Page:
Longtime Pepperdine men’s volleyball coach Marv Dunphy says he has the “best volleyball job in the world.” The Malibu resident is attempting to take his top-ranked Waves to a national title for the fourth time in his career.
By Kevin Connelly/Special to The Malibu Times
It may sound like a rather drab way to earn a living, but he gets paid to teach young men the nuances of digging. More ghastly yet, this man urges his protégés to kill early, often and with great aplomb.
Meet Marv Dunphy, head coach of the Pepperdine men’s volleyball team, currently ranked No. 1 in the nation, and digging and killing-statistical volleyball jargon-its way to postseason play.
“I have the best volleyball job in the world,” Dunphy said in a recent telephone interview. “I get to choose all the people and players I surround myself with. I make all of the executive decisions. Pepperdine has been very good to me.”
Dunphy has been pretty good to the university in return. In his 22nd season as head coach, Dunphy has a resume that, to say the least, should provide him with decent job security in the volleyball world for quite some time. A native of Topanga Canyon, Dunphy played middle blocker at Pepperdine in the early 1970s, earning a bachelor’s degree in kinesiology from the university in 1974.
Dunphy then began coaching at Pepperdine, serving as an assistant coach for a few years before assuming the head-coaching role in 1977. The following season, he led the Waves to its first-ever national championship, defeating rival UCLA in five games.
Dunphy, who received a master’s degree in physical education from USC in 1978, then left Pepperdine to obtain a doctorate in physical education from Brigham Young University. Completing this degree in 1981, Dunphy returned to Pepperdine to coach volleyball.
Pepperdine advanced to the NCAA title matches in both 1983 and 1984, losing both times to UCLA; however, in 1985, the Waves finished with a 25-2 record-still the school’s best single-season mark-and defeated USC to capture the NCAA title. Leaving the university again after a championship season, Dunphy went to San Diego to coach the U.S. National Team. He won a gold medal with this team at the 1988 Olympic Games in Seoul, South Korea.
Continuing the pattern, Dunphy returned to Pepperdine to bring the volleyball program back to prominence. Dunphy won his third, and most recent, NCAA championship with a three-game sweep of Stanford in 1992. Dunphy has more than 400 career wins as a Pepperdine coach.
In recent years, including a championship loss to Hawaii in 2002, Dunphy’s Waves have continued to thrive, but the national title has eluded them for 13 seasons. This year, with a record of 22-2, Dunphy says his team can make another run at a national title. The postseason conference tournament begins Thursday at 5 p.m. in Malibu.
“We have a realistic chance of winning it all this year,” Dunphy said. “We have as good a shot as anybody right now. Teams like Penn State have a chance and UCLA is ranked ahead of us, but it’s an open championship.”
Pepperdine was ranked No. 1 for most of the season, until a loss on March 31 to Long Beach State dropped the team to No. 2. The Waves recently reclaimed the top spot.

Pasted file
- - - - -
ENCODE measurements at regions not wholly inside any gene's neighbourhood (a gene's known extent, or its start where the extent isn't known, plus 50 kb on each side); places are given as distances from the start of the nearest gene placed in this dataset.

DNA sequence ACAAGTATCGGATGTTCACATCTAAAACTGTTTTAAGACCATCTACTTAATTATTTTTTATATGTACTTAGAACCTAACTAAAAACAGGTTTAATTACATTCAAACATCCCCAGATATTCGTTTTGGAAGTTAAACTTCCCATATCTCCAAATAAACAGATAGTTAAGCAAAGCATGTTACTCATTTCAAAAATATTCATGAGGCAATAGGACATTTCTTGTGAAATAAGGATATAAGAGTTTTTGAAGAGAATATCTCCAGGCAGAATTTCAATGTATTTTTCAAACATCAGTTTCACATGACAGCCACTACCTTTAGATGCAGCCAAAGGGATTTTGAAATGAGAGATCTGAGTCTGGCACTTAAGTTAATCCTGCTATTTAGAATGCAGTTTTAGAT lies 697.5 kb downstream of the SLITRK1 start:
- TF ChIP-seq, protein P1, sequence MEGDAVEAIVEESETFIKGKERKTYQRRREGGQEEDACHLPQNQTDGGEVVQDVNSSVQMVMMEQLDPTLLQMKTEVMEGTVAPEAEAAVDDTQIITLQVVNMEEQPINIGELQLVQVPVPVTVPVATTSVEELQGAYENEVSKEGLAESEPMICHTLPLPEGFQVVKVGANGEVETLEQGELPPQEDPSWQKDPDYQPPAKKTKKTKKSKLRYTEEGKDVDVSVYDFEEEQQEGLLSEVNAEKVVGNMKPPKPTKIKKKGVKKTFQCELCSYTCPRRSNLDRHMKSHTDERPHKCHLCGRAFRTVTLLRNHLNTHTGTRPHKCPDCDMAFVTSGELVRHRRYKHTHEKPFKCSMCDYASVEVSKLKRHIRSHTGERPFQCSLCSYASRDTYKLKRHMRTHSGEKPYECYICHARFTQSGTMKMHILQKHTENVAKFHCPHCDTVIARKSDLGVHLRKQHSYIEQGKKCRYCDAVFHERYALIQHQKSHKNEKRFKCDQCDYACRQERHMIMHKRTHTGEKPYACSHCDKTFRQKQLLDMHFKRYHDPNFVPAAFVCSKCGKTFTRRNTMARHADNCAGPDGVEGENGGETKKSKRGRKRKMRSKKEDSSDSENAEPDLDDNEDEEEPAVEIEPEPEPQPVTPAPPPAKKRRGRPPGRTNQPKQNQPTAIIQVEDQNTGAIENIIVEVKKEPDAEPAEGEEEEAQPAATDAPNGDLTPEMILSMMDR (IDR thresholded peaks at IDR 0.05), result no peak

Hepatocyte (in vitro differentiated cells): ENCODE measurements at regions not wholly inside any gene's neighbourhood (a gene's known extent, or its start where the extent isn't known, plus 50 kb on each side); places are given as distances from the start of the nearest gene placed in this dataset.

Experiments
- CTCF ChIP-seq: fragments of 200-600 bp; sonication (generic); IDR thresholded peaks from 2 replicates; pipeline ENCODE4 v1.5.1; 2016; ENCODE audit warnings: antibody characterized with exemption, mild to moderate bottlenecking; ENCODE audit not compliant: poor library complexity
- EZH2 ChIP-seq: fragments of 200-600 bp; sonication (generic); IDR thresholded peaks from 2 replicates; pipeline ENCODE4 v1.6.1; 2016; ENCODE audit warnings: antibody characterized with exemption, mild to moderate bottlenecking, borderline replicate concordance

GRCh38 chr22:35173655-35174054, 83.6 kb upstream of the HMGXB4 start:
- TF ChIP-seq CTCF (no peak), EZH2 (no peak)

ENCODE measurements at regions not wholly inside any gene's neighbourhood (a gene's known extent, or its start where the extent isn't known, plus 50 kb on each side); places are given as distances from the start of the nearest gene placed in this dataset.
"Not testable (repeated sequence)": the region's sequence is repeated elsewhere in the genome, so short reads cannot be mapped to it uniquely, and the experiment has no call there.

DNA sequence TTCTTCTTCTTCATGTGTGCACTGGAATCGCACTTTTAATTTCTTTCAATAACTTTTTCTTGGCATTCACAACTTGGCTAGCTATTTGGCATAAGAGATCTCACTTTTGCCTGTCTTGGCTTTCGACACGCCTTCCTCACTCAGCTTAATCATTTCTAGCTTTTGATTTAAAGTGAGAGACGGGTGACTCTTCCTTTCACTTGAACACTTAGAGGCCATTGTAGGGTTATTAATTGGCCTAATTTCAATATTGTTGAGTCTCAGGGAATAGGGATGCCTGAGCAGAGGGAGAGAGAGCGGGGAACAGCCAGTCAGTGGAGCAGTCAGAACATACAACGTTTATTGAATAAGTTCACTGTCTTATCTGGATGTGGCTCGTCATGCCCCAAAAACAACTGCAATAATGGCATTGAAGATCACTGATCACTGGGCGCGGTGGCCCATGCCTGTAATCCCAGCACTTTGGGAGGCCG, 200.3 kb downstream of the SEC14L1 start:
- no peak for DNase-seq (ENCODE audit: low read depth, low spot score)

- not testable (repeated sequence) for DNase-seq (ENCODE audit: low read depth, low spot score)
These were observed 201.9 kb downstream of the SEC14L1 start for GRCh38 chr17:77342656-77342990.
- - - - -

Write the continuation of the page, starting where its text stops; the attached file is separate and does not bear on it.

“I think we are 80 percent right now in respect to how good we can really be,” Dunphy said. “We still struggle a bit from time to time and there are still bumps in the road. We have a great record, but we haven’t been crushing teams. Regardless, I really like the way the kids have responded all year long.”
Dunphy’s players also appreciate the way he coaches. Sean Rooney, senior outside hitter and Volleyball Magazine’s 2004 Player of the Year, praised his coach in a telephone interview: “Marv is the best thing that’s happened to my volleyball career,” Rooney said. “He has helped in every aspect of my life, both on and off the court. The best way to end my senior season would be to leave with another championship for Marv.”
Rooney, a highly touted high school prospect from Wheaton, Ill., said he chose Pepperdine because he was enamored with the coaches and the volleyball history. He plans on playing for the U.S. National Team after this season, but for now he is focused on winning a national championship in his final year at the school.
“It’s the ultimate goal,” Rooney said. “I’m striving for it. I’m always thinking about it.”
If the Waves make it, they will go to Pauley Pavilion on the UCLA campus in Westwood on May 5 and 7 for the men’s volleyball Final Four.
Senior setter John Mayer also had some kind things to say about his coach: “Marv has been incredibly valuable to me,” he said. “He knows the game really well, and, what separates him from others is he is great at relaying the knowledge.”
Mayer said Dunphy is a meticulous scout of other teams and players, finding certain tendencies for his players to exploit.
Assistant Coach Scott Wong described what made Dunphy so successful from the coaching side of things.
“Dunphy just really understands his players,” Wong said in a telephone interview. “He knows how to train his players properly. He is a master of sports psychology and he knows exactly when to turn on the heat and exactly when to back off a bit.”
Coach Dunphy lives in Decker Canyon in Malibu with his wife, Su. Their daughter, Alexandra, was a member of the 2003 national champion USC women’s volleyball team. Dunphy was inducted into the Volleyball Hall of Fame in Holyoke, Mass. in 1994 and is widely revered as one of the game’s legendary coaches.